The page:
Visionary Wild, LLC • 2200 19th St. NW, Ste 806, Washington, DC 20009

E-mail: info@visionarywild.com    •    Tel: 1-202-558-9596 (9am to 5pm, EST).

Justin Black – Managing Director: 1-202-302-9030 • Email: justin@visionarywild.com

Sara Robb – Operations Assistant: sara@visionarywild.com

We look forward to hearing from you!

 

Limit 6 spaces | $16,500* Register
Expedition June 5 - 21, 2018 | View other workshops

Varanasi & Ladakh with Justin Black and Jasminder Oberai

Map via Google

“What an incredible experience! Beautifully orchestrated and managed, and exceptional guides and support staff. Choices of lodging and destinations very commendable. I have to say, the Trident, Imperial, Brijrama Palace, and Chamba Camp Diskit were all significant experiences in life, and the birthday celebration has to rank at the top of the list for birthdays. Thanks! The whole trip was seamless, good job!” –T. Hanagan, 2017 Varanasi & Ladakh participant

We invite you to join us for this photographic adventure, limited to only six guests, to two of India’s most visually rich spiritual centers, the ancient Hindu city of Varanasi on the Ganges River, and the Tibetan Buddhist sanctuary region of Ladakh in the Himalaya. The opportunities and experiences on this itinerary make the most of an incredible array of colorful cultural and majestic landscape elements, both urban and natural.

Day 1, Tuesday, June 5, 2018 – Arrive Delhi: Our trip begins with your arrival and airport pickup in Delhi, where-upon you will be transferred to our splendid accommodations at the Imperial Hotel. There you will meet your trip leaders, Justin Black and Jassi Oberai, and get to know your six fellow photographers over a fine dinner.

Days 2 to 4,  June 6-8 – Varanasi: The next morning, we fly to Varanasi on the banks of the Ganges River, the holiest of the seven sacred cities of Hinduism and Jainism, founded (according to legend) by the god Shiva himself.  A major pilgrimage destination, Varanasi is a photographer's dream, an endless frenetic swirl of color and activity, with a steady stream of pilgrims visiting the ghats (stepped and terraced embankment leading down to the river). Transferring by comfortable Mercedes Sprinter van from the airport to the edge of the city center, we will travel the final two miles by boat on the Ganges itself, passing the spectacle of the ghats, temples, palaces, open-air crematoria, and pilgrims bathing in the river, before arriving at the luxurious and historic Brijrama Palace, our accommodation for the next three nights, at the center of all the action in Varanasi. Our photography in Varanasi will mainly take place morning and late afternoon to avoid the midday heat, and will include strolls along the ghats to photograph of the incredible tapestry of life that gathers there each day, including numerous Sadhus (traditional Hindu holy men) offering prayers for passersby, pilgrims bathing, holy cows strolling the streets, locals doing laundry, and even the odd goat. Turing off the river and into the narrow labyrinthine lanes of the old city will surprise and delight the observant photographer with unusual juxtapositions of subject and form, and endless "decisive moments" waiting to be captured. A visit to Varanasi isn't complete without photographing the Aarti, a spectacular Hindu religious service of song, flame, smoke, and elaborate traditional dress. We have also made special arrangements to visit cultural sites of particular note, including Sarnath, where Buddha gave his first sermon after attaining enlightenment, Varanasi's silk-weaving district, and a traditional open-air wrestlers' club, and others.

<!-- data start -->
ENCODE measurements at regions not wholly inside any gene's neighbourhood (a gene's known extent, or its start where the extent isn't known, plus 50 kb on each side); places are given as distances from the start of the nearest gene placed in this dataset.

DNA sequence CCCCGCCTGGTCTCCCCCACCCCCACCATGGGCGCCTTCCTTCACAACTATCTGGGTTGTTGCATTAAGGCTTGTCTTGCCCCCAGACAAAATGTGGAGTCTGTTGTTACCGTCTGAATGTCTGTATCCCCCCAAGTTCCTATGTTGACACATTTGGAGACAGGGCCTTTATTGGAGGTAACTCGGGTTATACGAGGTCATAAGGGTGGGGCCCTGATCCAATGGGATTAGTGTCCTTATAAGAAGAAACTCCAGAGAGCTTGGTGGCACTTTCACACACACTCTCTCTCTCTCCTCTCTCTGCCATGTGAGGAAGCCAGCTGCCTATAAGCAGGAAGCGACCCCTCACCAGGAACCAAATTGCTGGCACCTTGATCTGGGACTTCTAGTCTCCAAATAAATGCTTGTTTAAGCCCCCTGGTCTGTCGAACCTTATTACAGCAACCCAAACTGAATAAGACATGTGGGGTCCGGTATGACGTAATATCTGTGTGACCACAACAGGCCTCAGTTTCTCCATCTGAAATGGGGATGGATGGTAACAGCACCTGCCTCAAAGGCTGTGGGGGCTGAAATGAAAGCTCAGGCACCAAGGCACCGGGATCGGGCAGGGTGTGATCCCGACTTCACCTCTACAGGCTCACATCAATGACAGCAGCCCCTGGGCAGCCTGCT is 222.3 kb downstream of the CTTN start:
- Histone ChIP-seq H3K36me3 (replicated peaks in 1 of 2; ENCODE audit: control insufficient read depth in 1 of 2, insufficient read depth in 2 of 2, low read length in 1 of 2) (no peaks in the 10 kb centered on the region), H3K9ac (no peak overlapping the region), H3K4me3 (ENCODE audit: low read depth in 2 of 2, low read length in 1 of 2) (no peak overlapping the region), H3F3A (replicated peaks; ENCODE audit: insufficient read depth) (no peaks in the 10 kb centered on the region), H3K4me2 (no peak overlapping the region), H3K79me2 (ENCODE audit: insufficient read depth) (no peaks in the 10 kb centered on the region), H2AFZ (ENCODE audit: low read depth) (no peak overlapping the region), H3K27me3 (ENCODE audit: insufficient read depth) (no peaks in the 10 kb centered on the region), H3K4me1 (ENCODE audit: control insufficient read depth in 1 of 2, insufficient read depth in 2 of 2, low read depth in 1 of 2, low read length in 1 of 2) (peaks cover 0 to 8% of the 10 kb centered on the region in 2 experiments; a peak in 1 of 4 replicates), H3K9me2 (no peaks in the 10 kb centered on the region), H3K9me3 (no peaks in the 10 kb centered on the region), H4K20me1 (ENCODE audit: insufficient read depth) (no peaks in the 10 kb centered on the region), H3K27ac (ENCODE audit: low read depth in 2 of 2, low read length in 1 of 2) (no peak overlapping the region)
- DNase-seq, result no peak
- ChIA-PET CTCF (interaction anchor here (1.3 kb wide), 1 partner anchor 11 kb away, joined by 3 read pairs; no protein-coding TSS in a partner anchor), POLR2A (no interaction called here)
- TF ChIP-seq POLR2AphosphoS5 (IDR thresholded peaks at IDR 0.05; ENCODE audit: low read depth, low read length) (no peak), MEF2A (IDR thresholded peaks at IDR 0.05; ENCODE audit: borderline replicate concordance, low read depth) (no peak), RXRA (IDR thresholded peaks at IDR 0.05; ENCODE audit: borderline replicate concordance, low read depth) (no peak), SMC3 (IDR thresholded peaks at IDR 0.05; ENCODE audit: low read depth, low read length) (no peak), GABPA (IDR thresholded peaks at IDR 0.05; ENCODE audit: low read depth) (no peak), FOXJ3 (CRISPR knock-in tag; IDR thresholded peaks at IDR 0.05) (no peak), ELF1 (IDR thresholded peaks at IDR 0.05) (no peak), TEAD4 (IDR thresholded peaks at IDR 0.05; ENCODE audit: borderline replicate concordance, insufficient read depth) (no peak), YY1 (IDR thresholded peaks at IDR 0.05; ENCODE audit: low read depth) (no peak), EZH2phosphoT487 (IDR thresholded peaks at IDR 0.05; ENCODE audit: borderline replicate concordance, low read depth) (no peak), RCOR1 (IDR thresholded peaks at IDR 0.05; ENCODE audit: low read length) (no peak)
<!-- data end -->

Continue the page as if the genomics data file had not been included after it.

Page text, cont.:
Day 5, June 9 – Varanasi to Delhi en route to Ladakh: After our time in Varanasi, we return to Delhi for a restful overnight at another of our favorite hotels, Trident Gurgaon, in transit to the next phase of our journey, the Himalayan kingdom of Ladakh.

Day 6, June 10 – Leh and Nimmu: Now a Tibetan Buddhist-majority enclave bordering Chinese-occupied Tibet within India's Jammu and Kashmir State, Ladakh is a high-elevation mountain desert features a very comfortable summertime climate, the green of poplar-forested and terrace-farmed valley bottoms, and rocky mountainsides. Upon arrival in the Ladakhi capital of Leh (elevation 11,500 feet), we will immediately load into our group's comfortable private vehicles and drive to the village of Nimmu, and the beautiful inn at Nimmu House, a historic countryside palace built in the traditional Tibetan-Ladakhi style, that once belonged to the Ladakhi royal family. The rest of this day will be for rest, altitude acclimatization, and a review and feedback on your photography so far on the trip.

Day 7, June 11 – Yuru Kabyad Festival: We drive west into the Sham valley to Lamayuru, known for it's mountainous lunar landscape. There, we will photograph the festival of Yuru Kabyad, celebrated with tremendous pomp and enthusiasm by the local Buddhist monks. In the evening, we will return to overnight at Nimmu House.